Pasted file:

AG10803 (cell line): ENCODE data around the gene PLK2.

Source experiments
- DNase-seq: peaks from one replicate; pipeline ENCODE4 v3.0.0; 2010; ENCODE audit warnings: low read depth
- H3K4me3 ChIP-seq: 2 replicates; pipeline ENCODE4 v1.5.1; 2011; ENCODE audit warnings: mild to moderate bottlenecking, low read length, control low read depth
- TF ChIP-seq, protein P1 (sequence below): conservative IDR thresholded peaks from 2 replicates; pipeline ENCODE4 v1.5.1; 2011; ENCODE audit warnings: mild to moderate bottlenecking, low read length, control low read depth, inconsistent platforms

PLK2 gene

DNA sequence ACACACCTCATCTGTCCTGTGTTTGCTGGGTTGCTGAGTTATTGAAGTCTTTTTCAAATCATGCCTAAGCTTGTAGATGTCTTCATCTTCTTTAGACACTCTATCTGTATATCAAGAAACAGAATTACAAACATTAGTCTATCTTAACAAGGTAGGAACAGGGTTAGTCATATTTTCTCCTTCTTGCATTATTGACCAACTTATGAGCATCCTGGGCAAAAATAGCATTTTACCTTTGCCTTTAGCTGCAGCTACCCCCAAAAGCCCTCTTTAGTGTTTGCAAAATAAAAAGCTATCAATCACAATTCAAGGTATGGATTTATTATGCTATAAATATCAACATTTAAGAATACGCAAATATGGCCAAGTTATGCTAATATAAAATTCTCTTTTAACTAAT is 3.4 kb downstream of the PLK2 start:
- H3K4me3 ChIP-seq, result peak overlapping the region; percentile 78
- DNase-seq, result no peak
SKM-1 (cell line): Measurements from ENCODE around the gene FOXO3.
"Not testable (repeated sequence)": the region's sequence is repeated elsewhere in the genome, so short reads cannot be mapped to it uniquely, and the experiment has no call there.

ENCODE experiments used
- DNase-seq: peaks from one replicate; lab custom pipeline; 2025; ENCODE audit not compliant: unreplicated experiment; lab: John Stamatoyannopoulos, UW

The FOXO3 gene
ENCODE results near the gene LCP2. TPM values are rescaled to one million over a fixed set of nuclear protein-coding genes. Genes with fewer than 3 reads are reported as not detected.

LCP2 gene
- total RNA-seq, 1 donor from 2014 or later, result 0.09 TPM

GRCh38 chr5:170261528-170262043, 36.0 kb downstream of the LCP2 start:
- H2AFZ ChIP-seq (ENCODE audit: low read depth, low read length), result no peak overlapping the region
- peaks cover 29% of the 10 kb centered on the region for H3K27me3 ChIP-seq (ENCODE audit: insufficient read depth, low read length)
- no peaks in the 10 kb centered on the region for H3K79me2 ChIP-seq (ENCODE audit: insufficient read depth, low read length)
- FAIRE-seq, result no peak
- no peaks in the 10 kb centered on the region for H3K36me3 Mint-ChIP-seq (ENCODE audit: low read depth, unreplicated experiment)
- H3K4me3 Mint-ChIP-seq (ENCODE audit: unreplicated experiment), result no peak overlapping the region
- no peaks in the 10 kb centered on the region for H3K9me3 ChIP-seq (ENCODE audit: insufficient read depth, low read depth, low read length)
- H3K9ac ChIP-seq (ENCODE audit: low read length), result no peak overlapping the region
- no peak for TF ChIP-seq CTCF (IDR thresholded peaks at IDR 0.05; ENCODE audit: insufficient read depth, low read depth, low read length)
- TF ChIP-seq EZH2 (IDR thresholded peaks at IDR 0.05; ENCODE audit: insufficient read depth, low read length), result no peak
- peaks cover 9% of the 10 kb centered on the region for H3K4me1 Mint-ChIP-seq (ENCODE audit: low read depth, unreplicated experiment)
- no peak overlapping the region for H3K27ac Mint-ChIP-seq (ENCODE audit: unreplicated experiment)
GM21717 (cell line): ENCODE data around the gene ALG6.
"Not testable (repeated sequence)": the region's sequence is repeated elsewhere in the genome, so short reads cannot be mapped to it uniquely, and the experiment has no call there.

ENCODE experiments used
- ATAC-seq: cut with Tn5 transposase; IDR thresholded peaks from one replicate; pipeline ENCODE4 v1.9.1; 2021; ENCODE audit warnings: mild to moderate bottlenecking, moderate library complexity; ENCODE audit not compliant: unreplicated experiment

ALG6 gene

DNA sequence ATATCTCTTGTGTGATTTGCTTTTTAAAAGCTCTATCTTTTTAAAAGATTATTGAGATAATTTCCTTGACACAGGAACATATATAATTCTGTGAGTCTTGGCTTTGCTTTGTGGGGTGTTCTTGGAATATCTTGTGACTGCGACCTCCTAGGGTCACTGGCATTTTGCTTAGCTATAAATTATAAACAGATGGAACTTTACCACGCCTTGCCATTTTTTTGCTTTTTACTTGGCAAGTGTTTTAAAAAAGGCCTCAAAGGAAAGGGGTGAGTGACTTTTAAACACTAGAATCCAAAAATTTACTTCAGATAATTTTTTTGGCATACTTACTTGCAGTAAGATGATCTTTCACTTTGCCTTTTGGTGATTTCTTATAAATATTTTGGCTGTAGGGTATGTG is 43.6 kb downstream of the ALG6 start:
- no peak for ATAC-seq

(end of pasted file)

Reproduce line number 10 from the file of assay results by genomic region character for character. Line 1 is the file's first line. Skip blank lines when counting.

SKM-1 (cell line): Measurements from ENCODE around the gene FOXO3.